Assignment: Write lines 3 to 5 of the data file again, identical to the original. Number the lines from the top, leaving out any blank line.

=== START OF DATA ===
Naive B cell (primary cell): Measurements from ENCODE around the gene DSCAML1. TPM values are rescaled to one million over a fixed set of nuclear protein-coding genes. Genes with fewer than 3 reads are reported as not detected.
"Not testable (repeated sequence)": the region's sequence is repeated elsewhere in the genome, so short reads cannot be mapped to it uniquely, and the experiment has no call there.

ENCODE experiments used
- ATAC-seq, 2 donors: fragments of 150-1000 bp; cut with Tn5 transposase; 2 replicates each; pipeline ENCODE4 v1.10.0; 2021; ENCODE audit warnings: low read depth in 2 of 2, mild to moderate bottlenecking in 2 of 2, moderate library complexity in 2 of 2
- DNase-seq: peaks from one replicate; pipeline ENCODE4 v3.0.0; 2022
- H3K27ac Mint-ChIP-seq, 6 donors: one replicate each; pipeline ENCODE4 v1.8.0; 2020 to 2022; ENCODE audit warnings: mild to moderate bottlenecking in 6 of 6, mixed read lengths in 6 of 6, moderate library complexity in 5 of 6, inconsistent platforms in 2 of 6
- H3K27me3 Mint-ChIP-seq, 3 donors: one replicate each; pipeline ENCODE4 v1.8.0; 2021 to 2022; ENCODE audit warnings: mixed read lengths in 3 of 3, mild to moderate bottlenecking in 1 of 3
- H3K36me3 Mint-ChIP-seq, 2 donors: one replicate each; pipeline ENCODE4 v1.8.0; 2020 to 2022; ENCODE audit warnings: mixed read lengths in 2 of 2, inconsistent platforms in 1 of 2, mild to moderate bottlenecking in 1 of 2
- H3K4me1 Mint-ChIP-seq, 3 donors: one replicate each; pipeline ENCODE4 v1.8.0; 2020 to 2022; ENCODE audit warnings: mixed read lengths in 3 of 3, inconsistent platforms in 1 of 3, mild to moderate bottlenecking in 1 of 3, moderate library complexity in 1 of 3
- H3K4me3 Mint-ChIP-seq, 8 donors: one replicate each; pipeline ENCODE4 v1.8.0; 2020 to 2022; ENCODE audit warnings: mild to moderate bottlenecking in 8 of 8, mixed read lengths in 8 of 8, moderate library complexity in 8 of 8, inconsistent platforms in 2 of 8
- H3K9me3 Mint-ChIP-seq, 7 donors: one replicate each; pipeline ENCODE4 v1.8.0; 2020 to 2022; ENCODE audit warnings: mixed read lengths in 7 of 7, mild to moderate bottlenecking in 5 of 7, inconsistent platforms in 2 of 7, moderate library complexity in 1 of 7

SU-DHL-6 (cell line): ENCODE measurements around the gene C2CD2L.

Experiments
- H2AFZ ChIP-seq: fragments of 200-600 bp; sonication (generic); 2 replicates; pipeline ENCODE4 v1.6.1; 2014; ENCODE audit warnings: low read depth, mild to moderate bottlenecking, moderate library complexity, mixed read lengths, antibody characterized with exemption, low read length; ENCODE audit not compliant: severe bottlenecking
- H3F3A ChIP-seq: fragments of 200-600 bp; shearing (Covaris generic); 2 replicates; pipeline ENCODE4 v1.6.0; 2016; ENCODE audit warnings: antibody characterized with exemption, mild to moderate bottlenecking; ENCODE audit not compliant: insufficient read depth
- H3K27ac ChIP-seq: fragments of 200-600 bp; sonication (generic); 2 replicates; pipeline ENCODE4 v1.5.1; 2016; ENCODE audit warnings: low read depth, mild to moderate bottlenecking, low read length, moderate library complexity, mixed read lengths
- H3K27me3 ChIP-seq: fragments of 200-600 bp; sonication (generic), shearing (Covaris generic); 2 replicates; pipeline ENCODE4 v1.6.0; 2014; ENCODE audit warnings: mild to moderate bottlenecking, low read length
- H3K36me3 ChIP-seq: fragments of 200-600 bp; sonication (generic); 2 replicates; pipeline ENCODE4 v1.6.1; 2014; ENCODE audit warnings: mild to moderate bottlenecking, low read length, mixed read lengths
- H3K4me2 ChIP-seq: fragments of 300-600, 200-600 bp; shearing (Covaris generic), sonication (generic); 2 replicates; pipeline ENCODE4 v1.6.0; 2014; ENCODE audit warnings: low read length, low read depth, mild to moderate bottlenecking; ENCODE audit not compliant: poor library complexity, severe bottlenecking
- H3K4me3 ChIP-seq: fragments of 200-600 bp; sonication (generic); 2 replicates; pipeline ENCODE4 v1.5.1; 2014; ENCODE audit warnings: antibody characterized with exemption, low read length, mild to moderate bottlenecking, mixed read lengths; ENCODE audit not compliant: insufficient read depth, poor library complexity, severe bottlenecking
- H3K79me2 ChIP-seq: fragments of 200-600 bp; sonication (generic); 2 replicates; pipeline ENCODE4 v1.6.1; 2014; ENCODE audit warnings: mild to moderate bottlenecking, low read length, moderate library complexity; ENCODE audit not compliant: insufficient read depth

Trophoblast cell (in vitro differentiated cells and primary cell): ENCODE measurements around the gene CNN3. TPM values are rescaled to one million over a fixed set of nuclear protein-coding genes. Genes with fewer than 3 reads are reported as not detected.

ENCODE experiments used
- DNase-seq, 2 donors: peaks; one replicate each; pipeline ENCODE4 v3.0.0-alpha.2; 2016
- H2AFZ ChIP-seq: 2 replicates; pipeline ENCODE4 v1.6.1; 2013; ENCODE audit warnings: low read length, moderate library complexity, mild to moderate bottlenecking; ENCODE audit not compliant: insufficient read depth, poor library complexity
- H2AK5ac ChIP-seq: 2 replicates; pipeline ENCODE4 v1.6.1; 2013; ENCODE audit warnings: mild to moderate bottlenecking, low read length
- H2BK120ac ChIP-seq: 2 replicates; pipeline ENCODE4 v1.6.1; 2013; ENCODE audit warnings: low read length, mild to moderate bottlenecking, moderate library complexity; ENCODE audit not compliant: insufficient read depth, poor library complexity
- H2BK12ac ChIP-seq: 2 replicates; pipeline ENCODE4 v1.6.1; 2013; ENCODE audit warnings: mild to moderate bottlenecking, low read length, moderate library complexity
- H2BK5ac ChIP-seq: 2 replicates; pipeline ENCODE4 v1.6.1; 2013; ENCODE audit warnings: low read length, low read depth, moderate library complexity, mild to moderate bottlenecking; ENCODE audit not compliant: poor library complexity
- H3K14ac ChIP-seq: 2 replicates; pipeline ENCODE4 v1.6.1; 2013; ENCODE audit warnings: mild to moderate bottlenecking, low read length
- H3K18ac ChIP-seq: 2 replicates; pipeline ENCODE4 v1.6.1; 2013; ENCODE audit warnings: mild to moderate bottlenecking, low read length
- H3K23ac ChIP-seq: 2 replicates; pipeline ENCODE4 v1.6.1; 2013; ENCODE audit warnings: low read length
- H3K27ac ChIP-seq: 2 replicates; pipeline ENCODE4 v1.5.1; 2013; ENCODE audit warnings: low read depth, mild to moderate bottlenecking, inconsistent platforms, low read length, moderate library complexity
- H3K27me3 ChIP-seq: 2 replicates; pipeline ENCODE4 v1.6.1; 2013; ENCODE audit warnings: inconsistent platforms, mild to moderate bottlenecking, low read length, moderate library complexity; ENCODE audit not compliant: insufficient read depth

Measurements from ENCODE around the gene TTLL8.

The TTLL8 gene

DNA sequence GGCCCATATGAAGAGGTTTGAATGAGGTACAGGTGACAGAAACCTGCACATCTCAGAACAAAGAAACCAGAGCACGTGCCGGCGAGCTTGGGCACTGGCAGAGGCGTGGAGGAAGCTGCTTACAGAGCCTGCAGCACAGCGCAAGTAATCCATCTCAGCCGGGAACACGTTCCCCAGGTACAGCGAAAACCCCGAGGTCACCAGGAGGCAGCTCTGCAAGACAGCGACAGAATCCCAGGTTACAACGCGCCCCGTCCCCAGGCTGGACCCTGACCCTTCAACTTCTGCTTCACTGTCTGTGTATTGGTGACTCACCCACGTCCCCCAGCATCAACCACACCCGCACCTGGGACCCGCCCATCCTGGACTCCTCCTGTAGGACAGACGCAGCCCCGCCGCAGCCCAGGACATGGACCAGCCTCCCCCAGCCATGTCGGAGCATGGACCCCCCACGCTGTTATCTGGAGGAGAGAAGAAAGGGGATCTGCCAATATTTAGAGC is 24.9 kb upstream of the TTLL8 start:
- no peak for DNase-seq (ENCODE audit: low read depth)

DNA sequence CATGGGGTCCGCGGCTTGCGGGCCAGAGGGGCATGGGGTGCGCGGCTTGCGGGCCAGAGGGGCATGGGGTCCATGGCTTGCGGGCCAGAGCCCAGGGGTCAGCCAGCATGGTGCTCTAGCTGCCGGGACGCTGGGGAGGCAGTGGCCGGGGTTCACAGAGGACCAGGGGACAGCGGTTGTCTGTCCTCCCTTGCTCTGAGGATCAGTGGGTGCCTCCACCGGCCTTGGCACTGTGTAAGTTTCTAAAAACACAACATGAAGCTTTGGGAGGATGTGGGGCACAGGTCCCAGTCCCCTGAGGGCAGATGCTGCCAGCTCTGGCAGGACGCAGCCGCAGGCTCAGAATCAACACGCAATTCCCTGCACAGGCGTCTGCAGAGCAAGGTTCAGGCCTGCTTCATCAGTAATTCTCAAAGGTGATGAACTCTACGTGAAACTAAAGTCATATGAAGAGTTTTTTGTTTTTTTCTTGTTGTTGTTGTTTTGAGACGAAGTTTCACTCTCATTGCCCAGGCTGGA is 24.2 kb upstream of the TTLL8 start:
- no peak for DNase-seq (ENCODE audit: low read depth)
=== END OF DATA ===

ENCODE experiments used
- ATAC-seq, 2 donors: fragments of 150-1000 bp; cut with Tn5 transposase; 2 replicates each; pipeline ENCODE4 v1.10.0; 2021; ENCODE audit warnings: low read depth in 2 of 2, mild to moderate bottlenecking in 2 of 2, moderate library complexity in 2 of 2
- DNase-seq: peaks from one replicate; pipeline ENCODE4 v3.0.0; 2022